1. Limited time only! Sign up for a free 30min personal tutor trial with Chegg Tutors
    Dismiss Notice
Dismiss Notice
Join Physics Forums Today!
The friendliest, high quality science and math community on the planet! Everyone who loves science is here!

Homework Help: Acceleration of a brick, involving integrals

  1. Oct 1, 2012 #1
    1. The problem statement, all variables and given/known data
    A 15 kg brick moves along an x axis. Its acceleration as a function of its position is shown in Fig. 7-32. What is the net work performed on the brick by the force causing the acceleration as the brick moves from x = 0 to x = 8.0 m?

    2. Relevant equations
    W = FΔx = max

    3. The attempt at a solution
    I haven't taken calculus prior to the class(am taking it now), and I was just introduced to integrals today by a friend. He showed me how to integrate another Work problem, where F = -6x. I understood that it would integrate into -3x2 + C, and I found C. My question is how would I go about this one?

    Would I start as ∫F dx = ∫ (15 kg)a dx
    W = ∫ 15a dx
    W = 15ax
    W = 15ΔaΔx ... I'm guessing this is what I should do...
    W = 15(24)(80) = 2400 J

    But apparently that's wrong.
    I would be soooooo thankful for anyone to help me with the integration process from here.

    And just in case anybody tells me to ask my teacher for help, I asked both my Physics C teacher AND my calc teacher, but both refused.
  2. jcsd
  3. Oct 1, 2012 #2
    There is no picture in your post.
  4. Oct 2, 2012 #3
  5. Oct 2, 2012 #4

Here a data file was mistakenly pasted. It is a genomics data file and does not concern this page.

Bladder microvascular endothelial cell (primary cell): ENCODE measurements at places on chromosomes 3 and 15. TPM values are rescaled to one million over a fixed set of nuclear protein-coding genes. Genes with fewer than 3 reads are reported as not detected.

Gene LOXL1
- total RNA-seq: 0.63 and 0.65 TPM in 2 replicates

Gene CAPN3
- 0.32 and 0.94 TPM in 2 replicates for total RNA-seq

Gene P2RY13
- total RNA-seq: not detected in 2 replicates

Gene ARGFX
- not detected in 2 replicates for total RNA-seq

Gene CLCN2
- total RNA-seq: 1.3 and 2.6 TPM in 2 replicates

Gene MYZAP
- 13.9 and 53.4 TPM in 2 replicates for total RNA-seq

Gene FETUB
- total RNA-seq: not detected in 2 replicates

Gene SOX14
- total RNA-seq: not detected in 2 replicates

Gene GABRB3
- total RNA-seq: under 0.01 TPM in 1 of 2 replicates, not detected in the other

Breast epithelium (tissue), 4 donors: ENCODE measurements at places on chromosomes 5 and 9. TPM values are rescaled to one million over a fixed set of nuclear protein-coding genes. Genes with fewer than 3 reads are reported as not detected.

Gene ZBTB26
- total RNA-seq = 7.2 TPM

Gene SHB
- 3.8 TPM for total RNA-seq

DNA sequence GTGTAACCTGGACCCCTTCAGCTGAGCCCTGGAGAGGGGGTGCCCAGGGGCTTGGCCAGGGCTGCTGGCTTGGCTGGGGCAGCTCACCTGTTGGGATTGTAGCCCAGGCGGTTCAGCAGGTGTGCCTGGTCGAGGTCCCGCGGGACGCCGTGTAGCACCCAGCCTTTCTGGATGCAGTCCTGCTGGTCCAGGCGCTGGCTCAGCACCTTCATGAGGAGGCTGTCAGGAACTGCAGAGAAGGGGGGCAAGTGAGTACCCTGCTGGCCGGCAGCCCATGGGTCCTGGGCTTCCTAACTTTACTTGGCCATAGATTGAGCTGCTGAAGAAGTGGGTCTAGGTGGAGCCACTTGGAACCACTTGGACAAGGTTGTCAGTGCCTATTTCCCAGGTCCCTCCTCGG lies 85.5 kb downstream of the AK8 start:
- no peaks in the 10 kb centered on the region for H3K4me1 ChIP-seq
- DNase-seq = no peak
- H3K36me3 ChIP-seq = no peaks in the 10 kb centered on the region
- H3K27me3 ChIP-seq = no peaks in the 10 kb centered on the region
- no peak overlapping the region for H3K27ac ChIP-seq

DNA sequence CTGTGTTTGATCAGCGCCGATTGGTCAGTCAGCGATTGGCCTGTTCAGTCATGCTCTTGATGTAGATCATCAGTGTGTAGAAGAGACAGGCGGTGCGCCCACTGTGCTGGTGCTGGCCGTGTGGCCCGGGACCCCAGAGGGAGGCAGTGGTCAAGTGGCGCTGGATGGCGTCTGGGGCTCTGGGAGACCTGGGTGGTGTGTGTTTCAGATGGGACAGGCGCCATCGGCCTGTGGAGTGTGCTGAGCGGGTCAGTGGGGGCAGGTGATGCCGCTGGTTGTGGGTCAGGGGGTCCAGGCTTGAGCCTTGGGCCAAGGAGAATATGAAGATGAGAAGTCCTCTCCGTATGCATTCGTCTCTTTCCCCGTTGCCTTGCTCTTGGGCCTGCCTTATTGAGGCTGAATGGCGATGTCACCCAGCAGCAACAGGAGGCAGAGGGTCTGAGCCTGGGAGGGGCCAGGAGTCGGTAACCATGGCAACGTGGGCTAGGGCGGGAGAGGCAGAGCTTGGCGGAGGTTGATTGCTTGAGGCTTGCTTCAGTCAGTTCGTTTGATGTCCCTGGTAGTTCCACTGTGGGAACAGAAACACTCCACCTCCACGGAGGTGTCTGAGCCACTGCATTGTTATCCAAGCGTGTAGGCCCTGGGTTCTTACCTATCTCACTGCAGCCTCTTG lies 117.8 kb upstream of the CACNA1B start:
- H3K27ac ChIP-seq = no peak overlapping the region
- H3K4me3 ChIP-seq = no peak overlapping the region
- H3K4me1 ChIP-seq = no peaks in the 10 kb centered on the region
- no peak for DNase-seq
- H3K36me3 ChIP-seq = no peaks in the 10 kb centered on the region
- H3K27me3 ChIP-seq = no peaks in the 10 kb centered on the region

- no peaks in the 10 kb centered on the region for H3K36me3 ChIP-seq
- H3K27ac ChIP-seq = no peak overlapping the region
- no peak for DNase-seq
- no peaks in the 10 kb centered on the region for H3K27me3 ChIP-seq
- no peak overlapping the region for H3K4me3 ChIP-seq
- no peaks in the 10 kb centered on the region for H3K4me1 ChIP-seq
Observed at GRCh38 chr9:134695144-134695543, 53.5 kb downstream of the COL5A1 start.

You don't need to know integration techniques. It is enough to understand that the value of the (definite) integral of a function represents the area under the graph of the function.
    Here is a lot more straightforward to calculate the area (as all the segments are straight lines).
  6. Oct 2, 2012 #5
    oh, wow. I'm an idiot.
    I made a typo in typing the url of the picture
    here's the correct one:
    perhaps I should start using Ctrl C more often...
  7. Oct 2, 2012 #6
    I mean, it seems rudimentary that the net work is the area under the curve times mass, since
    the area under the curve is aΔx, and multiplying by m gives you maΔx, which equals work.
    And yet, that was wrong.
  8. Oct 2, 2012 #7
    So did you get the right answer with the new figure or not? I don't understand.
  9. Oct 2, 2012 #8
    ahh.... I just viewed the answer key. It has 1200 J, while I kept getting 2400 J.
    I think I just forgot to throw the 1/2 in there. Damn. A point lost.
    But thanks for helping anyways!
Share this great discussion with others via Reddit, Google+, Twitter, or Facebook